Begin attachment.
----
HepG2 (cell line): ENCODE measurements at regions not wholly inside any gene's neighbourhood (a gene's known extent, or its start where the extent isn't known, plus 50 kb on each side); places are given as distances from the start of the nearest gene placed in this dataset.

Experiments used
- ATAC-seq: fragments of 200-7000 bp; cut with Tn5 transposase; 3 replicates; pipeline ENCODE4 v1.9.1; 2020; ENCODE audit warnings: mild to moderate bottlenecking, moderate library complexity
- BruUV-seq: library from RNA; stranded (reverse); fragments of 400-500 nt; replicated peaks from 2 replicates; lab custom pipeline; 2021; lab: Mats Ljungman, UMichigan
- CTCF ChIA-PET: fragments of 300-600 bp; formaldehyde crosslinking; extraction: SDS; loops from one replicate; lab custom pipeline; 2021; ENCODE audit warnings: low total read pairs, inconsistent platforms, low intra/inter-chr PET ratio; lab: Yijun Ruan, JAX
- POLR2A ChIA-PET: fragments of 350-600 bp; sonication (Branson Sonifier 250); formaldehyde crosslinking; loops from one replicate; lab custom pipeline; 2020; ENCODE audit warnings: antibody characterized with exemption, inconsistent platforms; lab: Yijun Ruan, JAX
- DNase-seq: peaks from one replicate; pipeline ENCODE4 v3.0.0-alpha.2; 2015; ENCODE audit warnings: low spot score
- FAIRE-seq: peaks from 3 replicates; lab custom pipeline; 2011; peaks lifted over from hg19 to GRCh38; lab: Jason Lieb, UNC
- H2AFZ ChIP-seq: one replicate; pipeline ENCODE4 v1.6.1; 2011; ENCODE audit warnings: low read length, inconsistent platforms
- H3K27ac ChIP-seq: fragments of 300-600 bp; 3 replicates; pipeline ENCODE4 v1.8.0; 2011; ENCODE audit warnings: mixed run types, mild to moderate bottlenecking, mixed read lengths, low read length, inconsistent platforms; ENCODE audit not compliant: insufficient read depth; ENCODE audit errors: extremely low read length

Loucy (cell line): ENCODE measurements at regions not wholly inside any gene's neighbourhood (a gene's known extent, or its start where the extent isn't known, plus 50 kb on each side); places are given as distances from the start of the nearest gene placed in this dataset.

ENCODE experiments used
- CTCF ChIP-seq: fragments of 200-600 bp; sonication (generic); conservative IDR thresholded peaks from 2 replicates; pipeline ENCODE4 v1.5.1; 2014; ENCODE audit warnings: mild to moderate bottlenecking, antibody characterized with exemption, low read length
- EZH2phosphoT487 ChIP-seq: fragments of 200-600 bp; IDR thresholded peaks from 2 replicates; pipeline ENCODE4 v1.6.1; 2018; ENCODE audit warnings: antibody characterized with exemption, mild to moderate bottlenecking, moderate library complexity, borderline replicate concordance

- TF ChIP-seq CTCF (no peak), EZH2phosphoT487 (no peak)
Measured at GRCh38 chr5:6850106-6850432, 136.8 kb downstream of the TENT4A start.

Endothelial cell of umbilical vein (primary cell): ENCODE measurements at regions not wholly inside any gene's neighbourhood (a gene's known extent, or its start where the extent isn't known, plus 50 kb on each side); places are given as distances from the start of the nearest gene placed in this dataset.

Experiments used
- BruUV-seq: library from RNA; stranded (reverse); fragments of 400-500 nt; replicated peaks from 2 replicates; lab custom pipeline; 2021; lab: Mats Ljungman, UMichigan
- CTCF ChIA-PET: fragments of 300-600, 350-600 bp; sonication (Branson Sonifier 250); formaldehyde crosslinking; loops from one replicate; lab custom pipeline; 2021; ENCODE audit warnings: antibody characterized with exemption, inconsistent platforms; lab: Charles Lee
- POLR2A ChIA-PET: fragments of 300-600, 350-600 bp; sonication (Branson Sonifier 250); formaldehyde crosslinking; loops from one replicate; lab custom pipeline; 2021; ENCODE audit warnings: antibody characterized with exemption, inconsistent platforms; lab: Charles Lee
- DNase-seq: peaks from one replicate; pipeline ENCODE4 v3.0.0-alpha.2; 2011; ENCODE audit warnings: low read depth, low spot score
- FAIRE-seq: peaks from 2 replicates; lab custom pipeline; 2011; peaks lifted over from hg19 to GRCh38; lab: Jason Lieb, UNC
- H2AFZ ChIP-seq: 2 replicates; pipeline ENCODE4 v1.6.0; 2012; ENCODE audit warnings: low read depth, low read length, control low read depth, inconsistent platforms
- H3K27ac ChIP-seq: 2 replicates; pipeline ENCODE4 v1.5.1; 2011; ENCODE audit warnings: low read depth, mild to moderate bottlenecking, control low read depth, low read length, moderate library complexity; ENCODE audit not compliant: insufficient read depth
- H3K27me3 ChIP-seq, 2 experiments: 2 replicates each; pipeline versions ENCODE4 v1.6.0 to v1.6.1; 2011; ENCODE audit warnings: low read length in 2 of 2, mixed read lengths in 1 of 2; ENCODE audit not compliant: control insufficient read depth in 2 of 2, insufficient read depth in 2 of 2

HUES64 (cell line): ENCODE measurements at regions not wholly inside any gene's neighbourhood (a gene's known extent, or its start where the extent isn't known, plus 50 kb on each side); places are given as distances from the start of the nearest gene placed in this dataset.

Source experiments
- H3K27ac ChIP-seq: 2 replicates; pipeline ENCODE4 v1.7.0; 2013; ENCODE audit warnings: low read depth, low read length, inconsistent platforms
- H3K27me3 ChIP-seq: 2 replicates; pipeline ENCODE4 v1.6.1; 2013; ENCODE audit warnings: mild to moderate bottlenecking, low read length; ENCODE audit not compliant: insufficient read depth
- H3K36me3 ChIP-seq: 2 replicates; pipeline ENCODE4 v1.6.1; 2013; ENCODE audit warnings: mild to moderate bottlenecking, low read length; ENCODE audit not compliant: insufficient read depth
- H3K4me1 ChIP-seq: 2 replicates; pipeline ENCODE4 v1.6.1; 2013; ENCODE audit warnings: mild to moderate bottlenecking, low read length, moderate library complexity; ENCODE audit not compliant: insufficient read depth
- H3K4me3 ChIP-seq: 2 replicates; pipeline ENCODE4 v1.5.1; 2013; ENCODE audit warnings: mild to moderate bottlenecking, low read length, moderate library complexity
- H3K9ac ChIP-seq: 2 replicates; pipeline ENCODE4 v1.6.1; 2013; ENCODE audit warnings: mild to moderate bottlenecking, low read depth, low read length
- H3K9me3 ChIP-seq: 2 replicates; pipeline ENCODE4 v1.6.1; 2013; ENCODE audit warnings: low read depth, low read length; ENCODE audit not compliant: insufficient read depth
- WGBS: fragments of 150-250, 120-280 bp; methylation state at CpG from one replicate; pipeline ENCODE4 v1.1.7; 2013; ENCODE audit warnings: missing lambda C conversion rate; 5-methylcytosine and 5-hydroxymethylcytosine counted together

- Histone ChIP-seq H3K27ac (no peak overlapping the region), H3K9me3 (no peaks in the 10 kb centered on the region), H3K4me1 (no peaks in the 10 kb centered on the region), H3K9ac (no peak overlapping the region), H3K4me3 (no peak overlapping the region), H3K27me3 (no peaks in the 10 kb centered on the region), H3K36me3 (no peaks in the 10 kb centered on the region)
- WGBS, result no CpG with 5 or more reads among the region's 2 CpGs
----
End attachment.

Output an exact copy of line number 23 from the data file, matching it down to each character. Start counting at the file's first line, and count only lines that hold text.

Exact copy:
- FAIRE-seq: peaks from 2 replicates; lab custom pipeline; 2011; peaks lifted over from hg19 to GRCh38; lab: Jason Lieb, UNC